114. 114
    TenguPhule says:

    Paul L says: Care to share any proof?

    It’s not enough to rape irony, you have to skullfuck its kitten too?

  115. 115
    Crusty Dem says:

    It pleases me to no end that Obama really is going to raise his taxes, despite the considered opinion of the educated.

    Jeebus Bill, just STFU. Reading you is like watching coprophagia on rewind.

  116. 116
    scarshapedstar says:

    Also, I think Jose Padilla can claim the "most violated citizen" award, Bob. Even if he had actually tried to build a dirty bomb (the court found him not guilty on that count, but rather conspiracy – the Martha Stewart of jihadis) he was a citizen. He was held without charges for years and tortured. When the government finally charged him, it turned out that the "dirty bomb" charge was even more bullshit than the notion of a "dirty bomb" itself.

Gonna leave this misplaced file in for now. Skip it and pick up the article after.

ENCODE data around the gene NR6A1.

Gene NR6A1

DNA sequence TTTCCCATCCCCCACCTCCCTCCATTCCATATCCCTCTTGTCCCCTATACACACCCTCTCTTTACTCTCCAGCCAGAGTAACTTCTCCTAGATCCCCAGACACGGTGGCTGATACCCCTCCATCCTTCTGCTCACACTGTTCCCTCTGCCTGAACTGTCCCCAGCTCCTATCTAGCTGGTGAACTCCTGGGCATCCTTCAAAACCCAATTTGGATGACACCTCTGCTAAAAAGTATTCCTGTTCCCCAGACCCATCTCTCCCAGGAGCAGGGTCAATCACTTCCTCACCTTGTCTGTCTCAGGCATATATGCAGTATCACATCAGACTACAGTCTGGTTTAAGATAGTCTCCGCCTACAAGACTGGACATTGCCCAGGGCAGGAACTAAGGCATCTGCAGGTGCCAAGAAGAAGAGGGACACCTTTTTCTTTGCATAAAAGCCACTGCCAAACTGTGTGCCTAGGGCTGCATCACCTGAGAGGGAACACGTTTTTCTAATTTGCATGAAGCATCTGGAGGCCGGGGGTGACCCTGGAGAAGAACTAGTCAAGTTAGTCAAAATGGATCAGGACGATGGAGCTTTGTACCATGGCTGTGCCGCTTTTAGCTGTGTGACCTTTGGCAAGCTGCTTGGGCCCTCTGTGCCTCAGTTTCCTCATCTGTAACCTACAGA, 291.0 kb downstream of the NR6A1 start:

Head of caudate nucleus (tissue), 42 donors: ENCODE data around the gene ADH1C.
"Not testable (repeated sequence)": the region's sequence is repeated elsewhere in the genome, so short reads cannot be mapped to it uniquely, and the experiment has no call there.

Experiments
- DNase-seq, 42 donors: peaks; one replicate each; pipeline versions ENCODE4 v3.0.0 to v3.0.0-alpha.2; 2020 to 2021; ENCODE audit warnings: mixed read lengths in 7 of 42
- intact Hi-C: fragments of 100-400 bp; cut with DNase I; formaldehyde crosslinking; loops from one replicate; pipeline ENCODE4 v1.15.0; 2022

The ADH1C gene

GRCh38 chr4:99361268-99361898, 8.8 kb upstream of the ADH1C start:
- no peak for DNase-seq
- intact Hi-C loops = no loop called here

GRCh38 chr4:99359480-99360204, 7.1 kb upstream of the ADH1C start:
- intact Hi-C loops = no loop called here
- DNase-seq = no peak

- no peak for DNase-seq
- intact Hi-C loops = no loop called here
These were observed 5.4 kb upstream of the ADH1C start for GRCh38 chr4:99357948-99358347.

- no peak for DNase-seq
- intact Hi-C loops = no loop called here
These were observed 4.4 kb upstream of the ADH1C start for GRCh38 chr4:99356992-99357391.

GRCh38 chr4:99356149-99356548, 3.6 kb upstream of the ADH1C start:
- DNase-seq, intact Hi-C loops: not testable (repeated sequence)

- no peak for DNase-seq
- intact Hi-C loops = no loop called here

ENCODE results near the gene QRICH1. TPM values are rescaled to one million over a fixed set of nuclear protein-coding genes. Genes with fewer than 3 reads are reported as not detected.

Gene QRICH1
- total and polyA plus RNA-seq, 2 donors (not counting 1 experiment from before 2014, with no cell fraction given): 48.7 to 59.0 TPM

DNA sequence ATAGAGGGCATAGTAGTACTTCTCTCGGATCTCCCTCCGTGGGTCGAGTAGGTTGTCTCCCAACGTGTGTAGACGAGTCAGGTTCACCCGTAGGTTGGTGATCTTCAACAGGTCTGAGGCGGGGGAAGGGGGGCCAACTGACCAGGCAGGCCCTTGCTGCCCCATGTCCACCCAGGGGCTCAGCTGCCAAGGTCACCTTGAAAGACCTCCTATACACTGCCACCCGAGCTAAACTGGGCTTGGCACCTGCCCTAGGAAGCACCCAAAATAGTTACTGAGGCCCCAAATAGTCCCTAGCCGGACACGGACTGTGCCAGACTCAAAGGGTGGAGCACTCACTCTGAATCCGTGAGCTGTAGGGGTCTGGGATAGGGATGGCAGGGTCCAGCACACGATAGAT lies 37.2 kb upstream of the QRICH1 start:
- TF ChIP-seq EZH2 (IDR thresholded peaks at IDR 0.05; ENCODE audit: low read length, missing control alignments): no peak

Again: abducted by the military (no "speedy trial" in a brig!), no charges, tortured for four years. This is what any of us 300-something-million Americans could have faced over the past 8 years.

    I don’t care if I don’t fit the profile. That’s "First they came for the Jews…" territory. It’s also "Joe should have kept his mouth shut" territory.

    But the lazy sumbitch still ought to pay his taxes.

    And despite your cute insistence that Obama’s raising his taxes… he’s not. Jesus. Just stop. It’s insulting to the rest of us and makes you look flat-out dumb.

    And please don’t counter with a joke about Al Gore’s Internet.

  117. 117
    TenguPhule says:

    The reason I think Joe the Plumber is a worse case is because he was investigated for asking a political question.

    As opposed to say, getting jailed for wearing a tshirt that Republicans didn’t like.

    So yeah.

  118. 118
    demimondian says:

    @Brick Oven Bill: Really, we know, it’s not that you mind what the ACLU supports, as long as they keep it to themselves.

  119. 119
    TenguPhule says:

    It pleases me to no end that Obama really is going to raise his taxes, despite the considered opinion of the educated.

    Because Joe is making more money. Duh.